Skip to main content

tv   U.S. House Meets for Morning Hour  CSPAN  September 12, 2017 10:00am-10:24am EDT

10:00 am
people across the country are hurting. host: do you think that congress are ooperating in the president's efforts? caller: not at all, i think this is where he lose to the swamp. to the comes electorate, to the people for our votes and then they cater to special interests. host: got you. to leave sorry, i have it there. congress is now in session, particularly the house. we'll go to them now. gton, d.c. september 12, 2017. i hereby appoint the honorable frank d. lucas to act as speaker pro tempore on this day. signed, paul d. ryan, speaker of the house of representatives. the speaker pro tempore: pursuant to the order of the house of january 3, 2017, the chair will recognize members from lists submitted by the majority and minority leaders for morning hour debate. the chair will alternate recognition between the parties. all time shall be equally allocated among the parties and
10:01 am
in no event shall debate continue beyond 11:50 a.m. each member other than the majority and minority leaders and minority whip shall be limited to five minutes. the chair recognizes the gentleman from louisiana for five minutes. each member other than the the chair recognizes the gentleman from texas, mr. poe, sorry, mr. poe. mr. poe: thapping you, mr. speaker. thank you for the time. mr. speaker, as the country is recovering from natural disasters that are taking place our land, in the west coast, northwest, we have the wildfires. over the weekend we have hurricane irma going through florida and now through the southeastern states causing havoc. and then of course we're still from the hammering that we received in houston and other areas because of rricane harvey where
10:02 am
thousands have lost their home over a million cars are destroyed. september 11, 2001. all of us who are old enough remember exactly what we were doing as we should always remember what we were doing that day. a defining hometown in our personal lives. i was a judge in texas at that time. red, ving my jeep, old, beat up jeep to the courthouse and listening to kilt radio, in the morning. country western station. robert b. mcintyre the newscaster comes on and says that a plane has hit one of the towers in new york city. like most folks didn't know what to make of that. thought maybe maybe it was an
10:03 am
accident. a few minutes later he's back on the air talking about second plane crashing into the other tower in new york city. i pulled over to the side of the road as other people were doing and listening to what was taking place in america when we were attacked. and we all know the rest of the story about some wonderful people that were hydrogened -- hijacked in a plane in pennsylvania. took that plane down that apparently was headed for washington, d.c. probably this building. save the lives of members of congress and people who work in washington. and the fourth plane that crashed into the pentagon. i just like to talk about that fourth plane. that plane, american airlines flight number 77, takes off from dulles, takes to the air turns than 30 minutes,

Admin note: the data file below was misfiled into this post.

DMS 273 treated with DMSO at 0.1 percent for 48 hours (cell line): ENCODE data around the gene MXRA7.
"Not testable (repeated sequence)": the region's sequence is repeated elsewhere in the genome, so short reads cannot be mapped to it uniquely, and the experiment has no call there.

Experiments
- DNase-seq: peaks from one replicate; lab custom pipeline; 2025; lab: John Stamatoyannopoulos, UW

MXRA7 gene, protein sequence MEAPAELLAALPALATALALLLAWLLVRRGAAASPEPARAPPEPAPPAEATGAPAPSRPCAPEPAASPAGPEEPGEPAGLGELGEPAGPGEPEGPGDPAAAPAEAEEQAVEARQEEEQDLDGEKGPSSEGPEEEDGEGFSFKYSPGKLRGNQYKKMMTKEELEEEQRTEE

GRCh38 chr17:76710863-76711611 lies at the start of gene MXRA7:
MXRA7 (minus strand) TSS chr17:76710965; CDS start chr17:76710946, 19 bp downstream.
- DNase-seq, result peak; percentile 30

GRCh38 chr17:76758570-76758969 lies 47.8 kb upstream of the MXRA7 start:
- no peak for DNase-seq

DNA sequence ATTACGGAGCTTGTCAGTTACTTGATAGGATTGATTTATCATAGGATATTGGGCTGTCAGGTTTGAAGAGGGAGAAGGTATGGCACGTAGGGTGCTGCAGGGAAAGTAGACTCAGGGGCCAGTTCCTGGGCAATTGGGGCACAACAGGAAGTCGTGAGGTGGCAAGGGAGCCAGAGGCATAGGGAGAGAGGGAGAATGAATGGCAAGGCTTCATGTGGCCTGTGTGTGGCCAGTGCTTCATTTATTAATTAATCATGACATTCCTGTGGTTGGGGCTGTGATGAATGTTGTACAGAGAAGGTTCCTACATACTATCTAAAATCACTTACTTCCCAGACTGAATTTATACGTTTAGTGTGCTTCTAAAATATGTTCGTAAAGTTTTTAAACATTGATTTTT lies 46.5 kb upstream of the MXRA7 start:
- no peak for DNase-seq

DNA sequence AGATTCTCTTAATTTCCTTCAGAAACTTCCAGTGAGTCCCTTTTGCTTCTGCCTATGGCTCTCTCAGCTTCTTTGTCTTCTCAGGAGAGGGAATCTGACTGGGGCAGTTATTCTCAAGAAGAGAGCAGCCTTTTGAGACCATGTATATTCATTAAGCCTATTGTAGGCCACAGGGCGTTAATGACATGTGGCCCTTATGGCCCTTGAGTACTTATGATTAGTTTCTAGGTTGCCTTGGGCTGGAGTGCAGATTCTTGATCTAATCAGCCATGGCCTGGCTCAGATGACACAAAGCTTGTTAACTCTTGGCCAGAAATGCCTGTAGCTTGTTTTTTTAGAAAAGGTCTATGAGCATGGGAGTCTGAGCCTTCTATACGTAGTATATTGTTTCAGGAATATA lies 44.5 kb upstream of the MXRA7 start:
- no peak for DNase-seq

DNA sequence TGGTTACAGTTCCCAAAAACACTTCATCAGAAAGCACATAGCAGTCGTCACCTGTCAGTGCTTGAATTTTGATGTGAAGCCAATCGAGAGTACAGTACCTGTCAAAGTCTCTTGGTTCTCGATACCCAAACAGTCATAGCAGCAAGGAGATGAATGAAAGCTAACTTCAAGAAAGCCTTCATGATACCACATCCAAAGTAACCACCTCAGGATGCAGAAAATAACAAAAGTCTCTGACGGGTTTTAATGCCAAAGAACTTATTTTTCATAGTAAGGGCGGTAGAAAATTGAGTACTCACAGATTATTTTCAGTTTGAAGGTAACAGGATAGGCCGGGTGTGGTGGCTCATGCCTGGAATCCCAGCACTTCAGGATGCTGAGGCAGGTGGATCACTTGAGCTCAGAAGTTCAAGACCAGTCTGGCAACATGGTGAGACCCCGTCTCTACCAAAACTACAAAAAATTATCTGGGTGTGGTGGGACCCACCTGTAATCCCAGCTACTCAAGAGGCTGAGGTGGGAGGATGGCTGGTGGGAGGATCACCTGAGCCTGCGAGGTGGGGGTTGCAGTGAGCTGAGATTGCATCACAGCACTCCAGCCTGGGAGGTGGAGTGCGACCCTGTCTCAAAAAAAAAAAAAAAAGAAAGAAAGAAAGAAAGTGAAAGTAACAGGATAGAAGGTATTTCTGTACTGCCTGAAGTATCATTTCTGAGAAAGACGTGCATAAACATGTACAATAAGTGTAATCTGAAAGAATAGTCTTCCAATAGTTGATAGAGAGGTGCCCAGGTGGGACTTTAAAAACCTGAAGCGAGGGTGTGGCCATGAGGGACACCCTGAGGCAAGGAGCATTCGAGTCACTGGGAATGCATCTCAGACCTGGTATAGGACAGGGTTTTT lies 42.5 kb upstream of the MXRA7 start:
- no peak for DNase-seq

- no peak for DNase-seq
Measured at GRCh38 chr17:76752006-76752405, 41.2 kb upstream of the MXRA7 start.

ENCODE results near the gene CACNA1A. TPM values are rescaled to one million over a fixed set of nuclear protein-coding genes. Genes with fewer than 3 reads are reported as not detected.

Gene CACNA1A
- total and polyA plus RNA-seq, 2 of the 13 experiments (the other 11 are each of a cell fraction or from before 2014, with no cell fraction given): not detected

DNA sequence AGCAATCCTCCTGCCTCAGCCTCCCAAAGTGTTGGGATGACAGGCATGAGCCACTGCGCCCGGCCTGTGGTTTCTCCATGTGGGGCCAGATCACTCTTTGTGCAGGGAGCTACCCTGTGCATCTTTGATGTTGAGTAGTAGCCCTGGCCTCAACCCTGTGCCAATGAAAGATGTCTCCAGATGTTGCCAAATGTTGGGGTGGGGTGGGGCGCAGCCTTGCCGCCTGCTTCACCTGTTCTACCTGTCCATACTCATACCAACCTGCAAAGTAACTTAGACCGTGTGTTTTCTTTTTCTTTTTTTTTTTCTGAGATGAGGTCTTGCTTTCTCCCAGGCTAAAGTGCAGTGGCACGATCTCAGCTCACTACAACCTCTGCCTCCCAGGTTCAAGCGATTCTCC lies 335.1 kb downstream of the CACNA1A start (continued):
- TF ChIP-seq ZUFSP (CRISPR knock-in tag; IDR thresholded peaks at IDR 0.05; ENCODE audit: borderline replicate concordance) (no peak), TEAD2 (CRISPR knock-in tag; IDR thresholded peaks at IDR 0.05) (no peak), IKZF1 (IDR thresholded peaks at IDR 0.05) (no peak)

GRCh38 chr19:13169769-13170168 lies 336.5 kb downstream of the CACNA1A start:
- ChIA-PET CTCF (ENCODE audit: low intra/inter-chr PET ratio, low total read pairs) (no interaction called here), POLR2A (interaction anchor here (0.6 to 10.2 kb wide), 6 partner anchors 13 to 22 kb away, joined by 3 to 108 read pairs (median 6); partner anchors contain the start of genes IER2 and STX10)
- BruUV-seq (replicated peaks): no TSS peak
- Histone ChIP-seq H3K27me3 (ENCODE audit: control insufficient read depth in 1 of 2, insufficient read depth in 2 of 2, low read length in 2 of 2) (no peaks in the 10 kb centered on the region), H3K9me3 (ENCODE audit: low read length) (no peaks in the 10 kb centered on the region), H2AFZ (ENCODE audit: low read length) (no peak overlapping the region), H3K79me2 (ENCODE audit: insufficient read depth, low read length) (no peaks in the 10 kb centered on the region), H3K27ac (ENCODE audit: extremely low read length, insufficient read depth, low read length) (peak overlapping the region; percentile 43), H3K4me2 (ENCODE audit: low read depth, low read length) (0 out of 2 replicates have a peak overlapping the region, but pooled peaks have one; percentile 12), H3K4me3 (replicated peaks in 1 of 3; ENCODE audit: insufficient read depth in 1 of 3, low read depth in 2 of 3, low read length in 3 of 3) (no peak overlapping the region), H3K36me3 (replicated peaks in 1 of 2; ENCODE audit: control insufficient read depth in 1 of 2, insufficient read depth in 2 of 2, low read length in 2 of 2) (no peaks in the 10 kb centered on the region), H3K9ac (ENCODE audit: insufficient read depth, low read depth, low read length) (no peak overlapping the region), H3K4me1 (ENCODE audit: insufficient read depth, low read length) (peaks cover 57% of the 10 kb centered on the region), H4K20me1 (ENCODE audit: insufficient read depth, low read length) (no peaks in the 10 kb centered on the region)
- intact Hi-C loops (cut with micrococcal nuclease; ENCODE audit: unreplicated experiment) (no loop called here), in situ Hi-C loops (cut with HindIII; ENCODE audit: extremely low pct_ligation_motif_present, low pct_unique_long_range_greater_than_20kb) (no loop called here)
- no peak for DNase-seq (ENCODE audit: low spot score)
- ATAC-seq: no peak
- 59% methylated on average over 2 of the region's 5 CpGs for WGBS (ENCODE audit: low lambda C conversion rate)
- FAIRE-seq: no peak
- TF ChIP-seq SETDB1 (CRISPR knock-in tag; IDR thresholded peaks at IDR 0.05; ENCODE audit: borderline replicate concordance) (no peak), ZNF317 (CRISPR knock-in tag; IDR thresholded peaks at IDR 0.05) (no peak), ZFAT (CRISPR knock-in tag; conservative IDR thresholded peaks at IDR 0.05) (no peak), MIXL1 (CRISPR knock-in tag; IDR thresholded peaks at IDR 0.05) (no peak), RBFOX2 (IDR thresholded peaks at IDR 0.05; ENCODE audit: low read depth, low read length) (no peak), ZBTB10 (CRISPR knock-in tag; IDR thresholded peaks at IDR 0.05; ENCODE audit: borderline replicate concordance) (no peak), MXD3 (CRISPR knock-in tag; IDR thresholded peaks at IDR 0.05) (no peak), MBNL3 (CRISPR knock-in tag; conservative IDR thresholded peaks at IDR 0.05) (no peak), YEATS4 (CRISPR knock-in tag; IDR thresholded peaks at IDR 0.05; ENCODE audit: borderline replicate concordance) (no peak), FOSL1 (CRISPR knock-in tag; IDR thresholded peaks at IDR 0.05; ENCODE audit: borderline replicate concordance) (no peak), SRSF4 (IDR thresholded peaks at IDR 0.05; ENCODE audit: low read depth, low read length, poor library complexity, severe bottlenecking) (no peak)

10:04 am
around, and is headed back to the pentagon. as you know, mr. speaker, the pentagon is right next to arlington cementary. -- cement tarry. the too many of the unknown, i call it the tomb of the unknown soldier. it's guarded 24 hours a day, seven days a week, all the time by the united states army, third infantry division. the oldest infantry division in the united states. has the honor, duty, and privilege to guard the tomb of america's unknown. who died for us. so what happened on september 11? when the two planes crashed into the world trade center and the other plane is headed toward the pentagon? yes, the soldiers are on guard. and did they leave their post? absolutely not. in fact, not only they did not leave their post, mr. speaker, they called for re-enforcements. they had 30 other soldiers, create a perimeter around the
10:05 am
tomb to guard it from whatever may occur. from the terror that hit in the skies, they were there on duty. i assume and i don't know this, but i assume they knew those guards that day about the first two planes at the world trade center. and sergeant major on duty did not want those soldiers to leave the post. he called for reinforcements to protect from that terror in the skies. remarkable stories that took place that day, mr. speaker. stories about americans helping other americans just like americans are helping americans today with the wildfires, hurricanes. and many stories that we will never know about. but we know that on that day as the smoke was burning in new york and pennsylvania and the pentagon, our first responders,
10:06 am